Alcohol and Self-Injury: A Dangerous Cycle
Alcohol and self-injury definitely don't mix and can lead to serious consequences. As you may know, self-medicating is a way many people with mental illness deal with the symptoms of their disease. I have fallen into this trap multiple times with heavy drinking. Of course, choosing to self-medicate over a doctor-prescribed treatment is never a good idea, but alcohol can intensify our feelings when we are already suffering from the addiction of self-harm. We may hurt ourselves worse than we ever thought we could, which is exactly what I did.
In matters of general mental health, I have always been told that drinking alcohol should be kept to a minimum, if I should drink at all. The symptoms of bipolar disorder would definitely be exacerbated and my illness could be made much worse. But what about self-injury? I learned the hard way that drinking while struggling with this problem can lead to nothing but bigger scars and higher chances of mortally wounding ourselves. My left wrist will forever show the result of a drinking episode where I felt the desire to harm myself.
Drinking Alcohol Heightens Chances of Self-Injury Relapse
Knowing how alcohol can affect you, the wisest course of action is to either not drink, or consult a doctor about how alcohol will mix with your mental health symptoms. You may be in a great mood before you start to drink, but that mood can taper off as the alcohol begins to depress your central nervous system. When you become less inhibited, it is probable that you will experiment with your self-injury and go beyond what you normally do to yourself. You may cut deeper and in more dangerous places. You may try to burn yourself to a higher degree (10 Ways People Self-Injure) or take more than enough pills to lead to a painful overdose.
The worst part is the possibility of fatally hurting yourself. Self-injury is not necessarily a suicidal act as much as it is a coping mechanism, but matters can escalate quickly when alcohol is involved. Emotions or feelings that you may have been trying to repress can rise to the surface, making you vulnerable to suicidal feelings that you otherwise would be able to control. It is possible for self-injury to turn into a suicidal gesture. It can happen even without intent.
Drinking Feeds Into the Cycle of Self-Injury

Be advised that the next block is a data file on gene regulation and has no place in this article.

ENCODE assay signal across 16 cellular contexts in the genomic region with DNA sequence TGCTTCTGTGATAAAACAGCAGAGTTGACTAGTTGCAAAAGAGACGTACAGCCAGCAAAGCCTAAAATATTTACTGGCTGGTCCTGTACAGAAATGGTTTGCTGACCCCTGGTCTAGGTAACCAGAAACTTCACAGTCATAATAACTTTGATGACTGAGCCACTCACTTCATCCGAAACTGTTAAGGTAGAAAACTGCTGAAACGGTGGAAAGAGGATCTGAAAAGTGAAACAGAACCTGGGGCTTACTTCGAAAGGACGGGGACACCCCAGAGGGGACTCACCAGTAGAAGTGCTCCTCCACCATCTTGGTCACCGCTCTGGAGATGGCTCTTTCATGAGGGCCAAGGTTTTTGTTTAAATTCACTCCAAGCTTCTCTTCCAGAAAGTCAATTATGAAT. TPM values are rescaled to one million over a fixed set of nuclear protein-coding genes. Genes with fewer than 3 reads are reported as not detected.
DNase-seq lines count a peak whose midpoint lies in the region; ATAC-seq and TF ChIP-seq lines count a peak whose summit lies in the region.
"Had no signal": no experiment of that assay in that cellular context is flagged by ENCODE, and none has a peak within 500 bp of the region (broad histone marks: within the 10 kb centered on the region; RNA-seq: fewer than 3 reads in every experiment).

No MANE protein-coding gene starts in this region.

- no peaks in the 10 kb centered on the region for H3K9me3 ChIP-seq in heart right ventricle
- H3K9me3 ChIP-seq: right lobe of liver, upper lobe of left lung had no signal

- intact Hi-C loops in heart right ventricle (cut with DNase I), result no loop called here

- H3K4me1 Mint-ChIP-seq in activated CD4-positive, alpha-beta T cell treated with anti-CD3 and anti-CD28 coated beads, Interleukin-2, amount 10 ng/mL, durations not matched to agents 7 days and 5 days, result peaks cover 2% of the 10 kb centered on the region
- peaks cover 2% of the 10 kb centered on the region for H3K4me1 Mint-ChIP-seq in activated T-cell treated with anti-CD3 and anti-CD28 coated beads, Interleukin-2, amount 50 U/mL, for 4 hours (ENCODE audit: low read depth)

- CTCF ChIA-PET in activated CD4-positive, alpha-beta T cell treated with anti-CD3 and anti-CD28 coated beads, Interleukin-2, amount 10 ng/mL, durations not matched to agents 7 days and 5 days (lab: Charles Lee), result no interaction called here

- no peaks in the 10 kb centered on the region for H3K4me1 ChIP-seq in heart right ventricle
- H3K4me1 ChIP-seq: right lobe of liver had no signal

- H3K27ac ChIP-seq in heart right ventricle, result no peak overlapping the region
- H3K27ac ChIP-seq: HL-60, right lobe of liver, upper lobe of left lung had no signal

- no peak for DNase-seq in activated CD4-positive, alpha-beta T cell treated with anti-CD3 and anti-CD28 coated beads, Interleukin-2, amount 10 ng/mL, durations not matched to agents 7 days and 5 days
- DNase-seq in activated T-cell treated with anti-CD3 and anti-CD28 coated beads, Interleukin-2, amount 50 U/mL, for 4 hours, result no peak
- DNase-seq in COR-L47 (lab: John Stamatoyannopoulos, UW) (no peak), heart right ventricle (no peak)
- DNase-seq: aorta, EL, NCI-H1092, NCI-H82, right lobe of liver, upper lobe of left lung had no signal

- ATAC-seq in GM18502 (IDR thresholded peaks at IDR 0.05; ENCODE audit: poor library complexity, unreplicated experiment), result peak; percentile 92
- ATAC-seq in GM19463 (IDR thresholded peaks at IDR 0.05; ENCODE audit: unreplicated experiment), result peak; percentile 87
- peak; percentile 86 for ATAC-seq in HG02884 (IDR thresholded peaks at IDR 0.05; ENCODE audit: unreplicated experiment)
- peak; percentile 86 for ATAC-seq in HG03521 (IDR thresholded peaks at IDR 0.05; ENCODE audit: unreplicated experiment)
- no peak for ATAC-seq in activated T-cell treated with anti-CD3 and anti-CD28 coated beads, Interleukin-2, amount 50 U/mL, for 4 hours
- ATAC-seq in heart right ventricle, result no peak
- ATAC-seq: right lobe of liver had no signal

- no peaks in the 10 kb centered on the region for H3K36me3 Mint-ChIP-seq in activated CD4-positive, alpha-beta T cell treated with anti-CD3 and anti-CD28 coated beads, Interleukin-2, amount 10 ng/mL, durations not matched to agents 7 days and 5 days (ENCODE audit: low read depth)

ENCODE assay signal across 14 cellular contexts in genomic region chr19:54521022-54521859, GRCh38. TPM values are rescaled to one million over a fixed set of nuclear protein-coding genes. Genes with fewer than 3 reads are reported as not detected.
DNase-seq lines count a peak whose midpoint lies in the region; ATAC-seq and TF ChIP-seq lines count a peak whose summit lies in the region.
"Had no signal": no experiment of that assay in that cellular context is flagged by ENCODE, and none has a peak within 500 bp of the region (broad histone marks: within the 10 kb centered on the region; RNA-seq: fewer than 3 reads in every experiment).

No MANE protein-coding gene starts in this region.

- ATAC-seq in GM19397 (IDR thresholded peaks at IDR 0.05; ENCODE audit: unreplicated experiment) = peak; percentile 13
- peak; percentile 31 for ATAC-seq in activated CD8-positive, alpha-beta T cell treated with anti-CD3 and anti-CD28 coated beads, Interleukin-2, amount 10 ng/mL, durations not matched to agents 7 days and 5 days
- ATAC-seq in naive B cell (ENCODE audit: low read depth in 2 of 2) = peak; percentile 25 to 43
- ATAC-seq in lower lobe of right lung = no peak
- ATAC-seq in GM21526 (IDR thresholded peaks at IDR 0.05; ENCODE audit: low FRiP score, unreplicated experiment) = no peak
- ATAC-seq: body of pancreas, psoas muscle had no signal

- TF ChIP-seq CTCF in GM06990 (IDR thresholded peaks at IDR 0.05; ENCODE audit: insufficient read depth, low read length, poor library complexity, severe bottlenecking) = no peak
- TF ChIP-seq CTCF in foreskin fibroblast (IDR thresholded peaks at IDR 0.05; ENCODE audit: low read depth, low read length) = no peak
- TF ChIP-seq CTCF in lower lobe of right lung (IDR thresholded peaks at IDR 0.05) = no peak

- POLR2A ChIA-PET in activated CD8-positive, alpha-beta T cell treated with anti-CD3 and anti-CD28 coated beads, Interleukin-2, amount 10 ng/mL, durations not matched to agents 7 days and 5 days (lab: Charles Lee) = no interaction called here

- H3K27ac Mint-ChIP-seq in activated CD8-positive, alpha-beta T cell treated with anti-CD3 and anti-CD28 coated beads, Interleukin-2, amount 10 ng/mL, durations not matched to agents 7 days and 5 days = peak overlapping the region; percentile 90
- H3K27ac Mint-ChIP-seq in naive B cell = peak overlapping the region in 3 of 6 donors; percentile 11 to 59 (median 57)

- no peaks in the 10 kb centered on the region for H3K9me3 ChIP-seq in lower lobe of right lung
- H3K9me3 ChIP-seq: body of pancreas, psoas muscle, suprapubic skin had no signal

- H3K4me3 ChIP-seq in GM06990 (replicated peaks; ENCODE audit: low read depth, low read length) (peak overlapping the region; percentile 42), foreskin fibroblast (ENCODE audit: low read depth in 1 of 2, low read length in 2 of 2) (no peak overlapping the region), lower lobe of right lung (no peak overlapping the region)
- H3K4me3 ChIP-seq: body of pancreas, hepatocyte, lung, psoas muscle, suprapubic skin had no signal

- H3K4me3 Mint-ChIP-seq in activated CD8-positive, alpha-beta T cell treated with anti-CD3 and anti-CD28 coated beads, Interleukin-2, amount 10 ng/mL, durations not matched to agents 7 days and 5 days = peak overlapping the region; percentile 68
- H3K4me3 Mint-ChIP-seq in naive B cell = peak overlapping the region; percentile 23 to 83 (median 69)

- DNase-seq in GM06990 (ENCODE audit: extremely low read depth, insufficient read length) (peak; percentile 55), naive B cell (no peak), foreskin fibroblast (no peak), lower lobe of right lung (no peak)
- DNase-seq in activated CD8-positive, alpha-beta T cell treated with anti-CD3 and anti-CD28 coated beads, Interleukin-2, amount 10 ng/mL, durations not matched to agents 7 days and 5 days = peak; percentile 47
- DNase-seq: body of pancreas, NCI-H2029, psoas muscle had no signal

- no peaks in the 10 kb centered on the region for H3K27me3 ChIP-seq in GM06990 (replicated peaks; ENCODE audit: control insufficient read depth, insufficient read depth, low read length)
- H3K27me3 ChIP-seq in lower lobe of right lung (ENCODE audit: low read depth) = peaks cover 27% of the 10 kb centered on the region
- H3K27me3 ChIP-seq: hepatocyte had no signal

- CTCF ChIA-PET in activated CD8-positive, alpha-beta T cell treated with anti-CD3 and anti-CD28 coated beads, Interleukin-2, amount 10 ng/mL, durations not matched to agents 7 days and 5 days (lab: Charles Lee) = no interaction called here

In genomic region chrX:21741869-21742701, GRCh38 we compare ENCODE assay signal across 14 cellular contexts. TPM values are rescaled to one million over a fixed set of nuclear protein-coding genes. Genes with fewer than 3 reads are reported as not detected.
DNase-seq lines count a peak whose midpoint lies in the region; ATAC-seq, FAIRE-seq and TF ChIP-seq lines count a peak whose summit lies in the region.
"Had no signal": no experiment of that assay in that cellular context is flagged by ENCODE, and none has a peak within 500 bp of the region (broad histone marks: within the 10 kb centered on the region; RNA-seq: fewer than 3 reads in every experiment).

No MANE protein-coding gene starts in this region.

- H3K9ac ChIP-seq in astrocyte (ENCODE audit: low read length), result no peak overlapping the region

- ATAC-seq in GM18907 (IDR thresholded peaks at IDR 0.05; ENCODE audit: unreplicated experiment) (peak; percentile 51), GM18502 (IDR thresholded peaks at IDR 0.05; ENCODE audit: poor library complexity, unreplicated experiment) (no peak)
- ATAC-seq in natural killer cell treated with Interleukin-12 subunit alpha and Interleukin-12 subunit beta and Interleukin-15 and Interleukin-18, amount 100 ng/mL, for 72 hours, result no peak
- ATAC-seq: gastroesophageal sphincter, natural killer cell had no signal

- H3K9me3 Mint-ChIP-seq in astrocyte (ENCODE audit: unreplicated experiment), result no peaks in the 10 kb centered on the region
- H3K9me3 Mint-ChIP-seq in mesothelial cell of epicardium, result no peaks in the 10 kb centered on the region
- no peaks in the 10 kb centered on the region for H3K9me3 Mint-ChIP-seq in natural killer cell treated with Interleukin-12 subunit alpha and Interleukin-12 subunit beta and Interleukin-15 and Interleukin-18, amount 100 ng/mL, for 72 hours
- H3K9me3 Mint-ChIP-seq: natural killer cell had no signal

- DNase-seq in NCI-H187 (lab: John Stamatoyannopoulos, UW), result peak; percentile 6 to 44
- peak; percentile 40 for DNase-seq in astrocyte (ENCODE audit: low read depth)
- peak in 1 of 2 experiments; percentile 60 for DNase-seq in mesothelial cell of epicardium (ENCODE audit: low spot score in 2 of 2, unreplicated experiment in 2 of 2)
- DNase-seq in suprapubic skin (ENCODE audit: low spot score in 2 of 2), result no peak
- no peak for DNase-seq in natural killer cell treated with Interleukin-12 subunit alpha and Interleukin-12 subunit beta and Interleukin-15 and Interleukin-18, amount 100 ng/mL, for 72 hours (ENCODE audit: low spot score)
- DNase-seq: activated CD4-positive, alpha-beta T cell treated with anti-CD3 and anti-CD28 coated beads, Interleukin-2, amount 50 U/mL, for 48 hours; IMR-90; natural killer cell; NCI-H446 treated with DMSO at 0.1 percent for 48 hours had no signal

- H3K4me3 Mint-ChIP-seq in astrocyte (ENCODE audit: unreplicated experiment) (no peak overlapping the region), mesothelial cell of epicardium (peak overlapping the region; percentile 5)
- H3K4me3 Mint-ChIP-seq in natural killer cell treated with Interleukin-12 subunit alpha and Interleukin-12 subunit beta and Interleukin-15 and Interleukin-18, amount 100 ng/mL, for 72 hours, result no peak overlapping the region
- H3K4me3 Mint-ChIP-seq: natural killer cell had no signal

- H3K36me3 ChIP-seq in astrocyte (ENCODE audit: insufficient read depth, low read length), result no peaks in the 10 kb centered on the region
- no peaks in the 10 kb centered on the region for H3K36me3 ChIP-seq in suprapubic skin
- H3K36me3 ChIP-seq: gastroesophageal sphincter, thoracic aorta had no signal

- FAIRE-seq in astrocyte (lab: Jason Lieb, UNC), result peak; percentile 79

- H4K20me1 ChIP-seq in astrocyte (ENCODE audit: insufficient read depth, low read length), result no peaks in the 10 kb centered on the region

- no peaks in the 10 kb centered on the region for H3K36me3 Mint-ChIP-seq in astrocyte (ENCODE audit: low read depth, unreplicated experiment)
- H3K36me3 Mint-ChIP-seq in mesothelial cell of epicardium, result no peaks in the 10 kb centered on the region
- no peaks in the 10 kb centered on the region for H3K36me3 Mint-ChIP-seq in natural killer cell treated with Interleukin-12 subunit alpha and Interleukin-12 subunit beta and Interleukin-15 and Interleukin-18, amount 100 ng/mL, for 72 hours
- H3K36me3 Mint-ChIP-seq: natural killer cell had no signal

Once the effects of the alcohol have worn off, what is left, anyway? It is most likely that you will feel even worse than you did before. Drinking can only numb you for so long before you have to tackle that problem or stressor head on. Feeling worse after drinking can begin the cycle of self-injury over again, as the shame or guilt from drinking or from actions you performed while intoxicated can be triggering. To show ourselves the best self-care, sometimes it is best to abstain from drinking.
Gipson, K. (2015, April 23). Alcohol and Self-Injury: A Dangerous Cycle, HealthyPlace. Retrieved on 2020, October 23 from https://www.healthyplace.com/blogs/speakingoutaboutselfinjury/2015/04/alcohol-and-self-injury-a-dangerous-cycle
Author: Kalie Gipson
I have family problems, my daughters don’t talk to me I’m not allowed to see my 2 grandchildren and my Dad left my mum after 52 years and cheated on her. I had a divorce 5 yrs ago. And my son of 14 been taking drugs. I got drunk and beat myself up. Last night. And my partner had no control over me. But that relationship I’m in is toxic really. I was ok, but later on when I had drunk to much, I went mad, and broke my toe, and banged my hands on the tops of my legs and can’t walk today. I feel so ashamed of myself. I hate myself.
I truly hope you are feeling better today. Yes, I'm a total stranger to you. I want to tell you that you are valuable. I hope you choose to forgive yourself for these actions you wrote about. I genuinely hope your toe and legs are better and that they will completely heal. I wanted you to know I was thinking of you today.
Thank you for sharing this. You